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EDITORIAL: Fair trade movement a good match for Marquette

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This school year, Catholic Relief Services, via the Campus Ambassador Program at Marquette, announced plans to include a greater selection of fair trade items on campus. As part of their mission, CRS has actively promoted the fair trade movement as a means of fulfilling the Catholic social teaching principle of serving and caring for the poor, a stance our Jesuit university upholds as well.

The fair trade movement looks to rectify wage inequity for developing nation farmers, teaching sustainable farming techniques and cutting out profit-oriented middlemen as much as possible. In the international market, coffee is the second most widely traded commodity in the world, yet is also an industry known for a highly impoverished developing nation labor force, with fluctuating prices and difficult economic conditions to make a significant living. Other commodities, such as cocoa, sugar and fresh fruit, are similarly subject to issues of wage inequity and destitute living conditions for farmers.

By joining with CRS in their efforts to make the university a fair trade campus, Marquette would take an active and positive role in serving others and in re-solidifying its Jesuit identity. The inclusion of consumer items cultivated on a service-based production model fits in well with the university’s mission.

While all Brew locations on campus currently carry several organic and fair trade coffees via Stone Creek Coffee, CRS looks to expand the selection to all dining halls as well, requiring an agreement with Sodexo to offer a handful of fair trade certified items.

Marquette would be in good company. Other Jesuit universities, such as Fordham University and Seattle University, have successfully implemented fair trade items in various on-campus retail outlets, including bookstores and dining halls. The most popular fair trade items include bananas, coffee and chocolate, all of which can be easily integrated into existing dining hall menus.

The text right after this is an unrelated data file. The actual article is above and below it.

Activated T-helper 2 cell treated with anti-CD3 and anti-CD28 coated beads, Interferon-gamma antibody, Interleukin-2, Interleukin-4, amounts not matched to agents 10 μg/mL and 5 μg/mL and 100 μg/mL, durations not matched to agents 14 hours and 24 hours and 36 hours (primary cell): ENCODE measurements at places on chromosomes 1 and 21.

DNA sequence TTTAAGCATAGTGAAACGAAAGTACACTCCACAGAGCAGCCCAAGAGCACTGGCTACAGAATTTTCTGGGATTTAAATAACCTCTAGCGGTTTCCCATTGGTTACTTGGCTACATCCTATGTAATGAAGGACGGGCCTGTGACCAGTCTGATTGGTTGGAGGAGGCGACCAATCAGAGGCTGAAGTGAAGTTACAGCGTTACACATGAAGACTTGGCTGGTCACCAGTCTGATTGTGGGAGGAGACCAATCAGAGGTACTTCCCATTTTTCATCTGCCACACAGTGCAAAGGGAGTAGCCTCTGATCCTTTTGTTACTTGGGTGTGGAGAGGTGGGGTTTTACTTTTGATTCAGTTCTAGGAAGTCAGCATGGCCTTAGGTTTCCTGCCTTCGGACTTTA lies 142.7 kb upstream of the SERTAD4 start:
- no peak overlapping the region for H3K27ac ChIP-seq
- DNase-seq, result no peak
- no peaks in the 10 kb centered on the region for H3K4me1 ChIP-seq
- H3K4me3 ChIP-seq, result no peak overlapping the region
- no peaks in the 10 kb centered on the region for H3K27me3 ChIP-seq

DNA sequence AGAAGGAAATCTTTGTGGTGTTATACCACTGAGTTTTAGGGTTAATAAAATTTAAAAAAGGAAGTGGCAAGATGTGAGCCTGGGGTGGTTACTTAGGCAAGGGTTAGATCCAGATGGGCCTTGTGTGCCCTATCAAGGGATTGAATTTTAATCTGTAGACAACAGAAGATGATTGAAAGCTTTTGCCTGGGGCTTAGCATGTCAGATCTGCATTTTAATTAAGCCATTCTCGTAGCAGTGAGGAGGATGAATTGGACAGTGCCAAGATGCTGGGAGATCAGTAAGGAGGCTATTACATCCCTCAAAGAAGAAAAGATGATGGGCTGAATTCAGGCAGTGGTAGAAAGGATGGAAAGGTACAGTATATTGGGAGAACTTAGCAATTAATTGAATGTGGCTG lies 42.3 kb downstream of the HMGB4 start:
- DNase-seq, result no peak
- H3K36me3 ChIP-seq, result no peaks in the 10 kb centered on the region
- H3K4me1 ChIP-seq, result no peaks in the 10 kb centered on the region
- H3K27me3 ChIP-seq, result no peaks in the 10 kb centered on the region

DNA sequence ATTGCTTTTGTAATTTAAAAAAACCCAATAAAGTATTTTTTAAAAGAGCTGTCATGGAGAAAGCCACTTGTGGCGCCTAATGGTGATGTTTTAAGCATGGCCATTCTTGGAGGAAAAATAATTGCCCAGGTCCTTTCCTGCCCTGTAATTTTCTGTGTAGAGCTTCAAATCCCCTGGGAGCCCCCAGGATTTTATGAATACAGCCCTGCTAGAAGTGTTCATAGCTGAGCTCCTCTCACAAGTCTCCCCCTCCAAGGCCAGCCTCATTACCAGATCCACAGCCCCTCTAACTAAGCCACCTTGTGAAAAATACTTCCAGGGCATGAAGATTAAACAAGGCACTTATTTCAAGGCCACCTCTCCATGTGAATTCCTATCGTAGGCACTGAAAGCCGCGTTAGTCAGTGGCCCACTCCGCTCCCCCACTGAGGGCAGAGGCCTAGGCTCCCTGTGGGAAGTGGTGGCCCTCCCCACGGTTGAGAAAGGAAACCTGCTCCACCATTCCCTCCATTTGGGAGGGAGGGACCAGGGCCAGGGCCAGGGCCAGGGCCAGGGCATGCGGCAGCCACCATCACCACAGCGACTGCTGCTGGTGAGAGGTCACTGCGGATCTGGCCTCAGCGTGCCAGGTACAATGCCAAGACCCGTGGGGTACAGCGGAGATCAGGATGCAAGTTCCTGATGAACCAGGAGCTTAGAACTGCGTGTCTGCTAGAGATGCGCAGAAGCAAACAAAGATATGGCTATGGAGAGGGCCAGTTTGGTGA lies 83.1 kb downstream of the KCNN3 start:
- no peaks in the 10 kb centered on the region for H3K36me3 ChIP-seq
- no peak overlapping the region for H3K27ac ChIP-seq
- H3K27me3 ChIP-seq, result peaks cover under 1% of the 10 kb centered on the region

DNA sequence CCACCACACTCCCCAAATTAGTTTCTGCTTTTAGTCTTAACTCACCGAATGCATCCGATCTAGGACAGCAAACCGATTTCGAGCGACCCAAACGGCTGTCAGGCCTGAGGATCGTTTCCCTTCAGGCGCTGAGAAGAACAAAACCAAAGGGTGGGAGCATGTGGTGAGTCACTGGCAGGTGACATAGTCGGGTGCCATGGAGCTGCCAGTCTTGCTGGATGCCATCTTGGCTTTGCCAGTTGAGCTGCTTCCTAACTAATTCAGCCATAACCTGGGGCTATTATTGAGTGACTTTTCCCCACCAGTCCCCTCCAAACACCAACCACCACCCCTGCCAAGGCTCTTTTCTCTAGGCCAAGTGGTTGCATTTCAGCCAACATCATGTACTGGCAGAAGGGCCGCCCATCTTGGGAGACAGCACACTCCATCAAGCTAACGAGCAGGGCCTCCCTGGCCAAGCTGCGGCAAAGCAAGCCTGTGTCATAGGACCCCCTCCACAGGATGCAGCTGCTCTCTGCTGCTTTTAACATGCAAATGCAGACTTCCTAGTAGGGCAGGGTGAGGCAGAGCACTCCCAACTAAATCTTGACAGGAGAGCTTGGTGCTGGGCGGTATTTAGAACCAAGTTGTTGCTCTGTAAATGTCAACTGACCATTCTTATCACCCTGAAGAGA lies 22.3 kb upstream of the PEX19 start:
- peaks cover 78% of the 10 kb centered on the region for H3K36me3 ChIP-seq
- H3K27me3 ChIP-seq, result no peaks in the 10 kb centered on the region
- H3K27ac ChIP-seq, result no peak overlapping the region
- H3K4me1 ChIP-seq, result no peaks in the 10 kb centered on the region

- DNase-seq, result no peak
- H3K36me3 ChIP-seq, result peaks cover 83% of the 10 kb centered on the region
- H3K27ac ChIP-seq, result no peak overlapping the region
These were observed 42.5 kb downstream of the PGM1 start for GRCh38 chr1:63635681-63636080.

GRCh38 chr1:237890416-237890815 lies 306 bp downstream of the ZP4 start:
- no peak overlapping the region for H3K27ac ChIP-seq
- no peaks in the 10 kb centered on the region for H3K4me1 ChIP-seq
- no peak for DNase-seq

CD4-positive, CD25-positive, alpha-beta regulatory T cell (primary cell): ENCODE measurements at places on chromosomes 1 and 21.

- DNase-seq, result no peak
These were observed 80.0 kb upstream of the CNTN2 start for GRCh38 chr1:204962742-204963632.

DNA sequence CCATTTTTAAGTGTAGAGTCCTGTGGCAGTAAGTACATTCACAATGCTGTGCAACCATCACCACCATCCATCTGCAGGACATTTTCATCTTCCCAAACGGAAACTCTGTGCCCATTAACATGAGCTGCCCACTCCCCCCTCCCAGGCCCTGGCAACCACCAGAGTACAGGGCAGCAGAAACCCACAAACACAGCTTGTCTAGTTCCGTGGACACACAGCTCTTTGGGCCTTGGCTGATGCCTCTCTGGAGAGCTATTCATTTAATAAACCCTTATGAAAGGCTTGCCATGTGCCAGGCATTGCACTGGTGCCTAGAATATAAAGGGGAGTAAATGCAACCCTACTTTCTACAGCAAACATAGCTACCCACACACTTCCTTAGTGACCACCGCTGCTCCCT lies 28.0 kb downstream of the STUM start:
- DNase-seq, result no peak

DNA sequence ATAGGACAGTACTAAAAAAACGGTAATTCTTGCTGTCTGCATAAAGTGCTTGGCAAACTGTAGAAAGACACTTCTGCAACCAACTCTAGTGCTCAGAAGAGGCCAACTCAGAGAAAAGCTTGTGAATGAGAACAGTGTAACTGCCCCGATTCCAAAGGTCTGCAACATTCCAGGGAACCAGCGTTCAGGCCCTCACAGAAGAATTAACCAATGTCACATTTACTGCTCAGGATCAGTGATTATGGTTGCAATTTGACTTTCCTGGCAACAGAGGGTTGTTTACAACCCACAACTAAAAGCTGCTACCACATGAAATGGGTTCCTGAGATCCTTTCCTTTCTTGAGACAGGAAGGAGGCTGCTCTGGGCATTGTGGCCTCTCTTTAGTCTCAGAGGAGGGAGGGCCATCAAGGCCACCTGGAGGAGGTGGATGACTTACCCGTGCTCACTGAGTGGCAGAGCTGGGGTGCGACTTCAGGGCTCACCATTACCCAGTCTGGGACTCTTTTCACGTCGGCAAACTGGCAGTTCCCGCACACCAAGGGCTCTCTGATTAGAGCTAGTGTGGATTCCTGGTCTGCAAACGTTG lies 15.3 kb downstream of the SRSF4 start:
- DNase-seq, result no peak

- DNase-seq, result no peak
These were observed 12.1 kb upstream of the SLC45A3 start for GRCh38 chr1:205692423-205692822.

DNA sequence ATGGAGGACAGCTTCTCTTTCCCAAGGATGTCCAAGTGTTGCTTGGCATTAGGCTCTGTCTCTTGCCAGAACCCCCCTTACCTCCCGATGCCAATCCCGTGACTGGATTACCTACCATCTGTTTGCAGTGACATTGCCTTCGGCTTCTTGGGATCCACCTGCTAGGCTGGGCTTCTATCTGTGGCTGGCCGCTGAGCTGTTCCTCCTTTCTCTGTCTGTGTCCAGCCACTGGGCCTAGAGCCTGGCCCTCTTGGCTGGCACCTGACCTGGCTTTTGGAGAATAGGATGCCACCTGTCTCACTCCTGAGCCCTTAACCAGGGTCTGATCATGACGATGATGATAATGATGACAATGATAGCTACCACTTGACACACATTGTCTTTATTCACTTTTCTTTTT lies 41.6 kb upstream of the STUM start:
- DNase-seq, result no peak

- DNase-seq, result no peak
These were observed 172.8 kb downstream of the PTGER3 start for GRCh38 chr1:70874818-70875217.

Having fair trade items in the dining halls allows students to know not only where their products are being sourced from, but also that they were produced in a sustainable manner. With clear labeling and promotion, the inclusion of these products can also bring the issue to light for many students who may have been unaware of the free trade/fair trade debate in the first place. These small gestures can help Marquette students attain a more globalized outlook, knowing how everyday choices can have effects around the world.

Of course, going fair trade does come with its own cost—namely, a slightly higher price tag on items we regularly enjoy, such as sugar or bananas. Consumers can currently buy most of these commodities at relatively low prices: paying farmers with low wages allows companies to turn out high profits on a low-priced product. For students, cheap products may seem like a benefit, but they come at a high costs to farmers. As a result, consumers must be willing to spend a little extra for fair trade products to allow farmers to earn a higher income.

The price difference is less significant with commodities such as coffee, which have a higher volume of cooperatives and can more readily bear production and shipping costs, but can be weightier with commodities such as bananas, whose fair trade market is still in development. The choice of products depends on the agreement struck between CRS and Sodexo; until one is made, the related costs of becoming a fair trade campus are generally unknown.

More than likely, this price hike would manifest itself in the cost of students’ meal plans. The Anytime Plan, which is required for first and second-year students living in the residence halls, currently stands at $1,955 per semester. With tuition prices also on the rise, the possibility of an additional price increase may not sound appealing to students or their parents.

One must consider, however, how this price increase, if it indeed occurred, would not be inconsequential. Having fair trade products on campus would be an easy way for students to do a little good in the world each day and could help promote diverse products on campus while instilling change far away.

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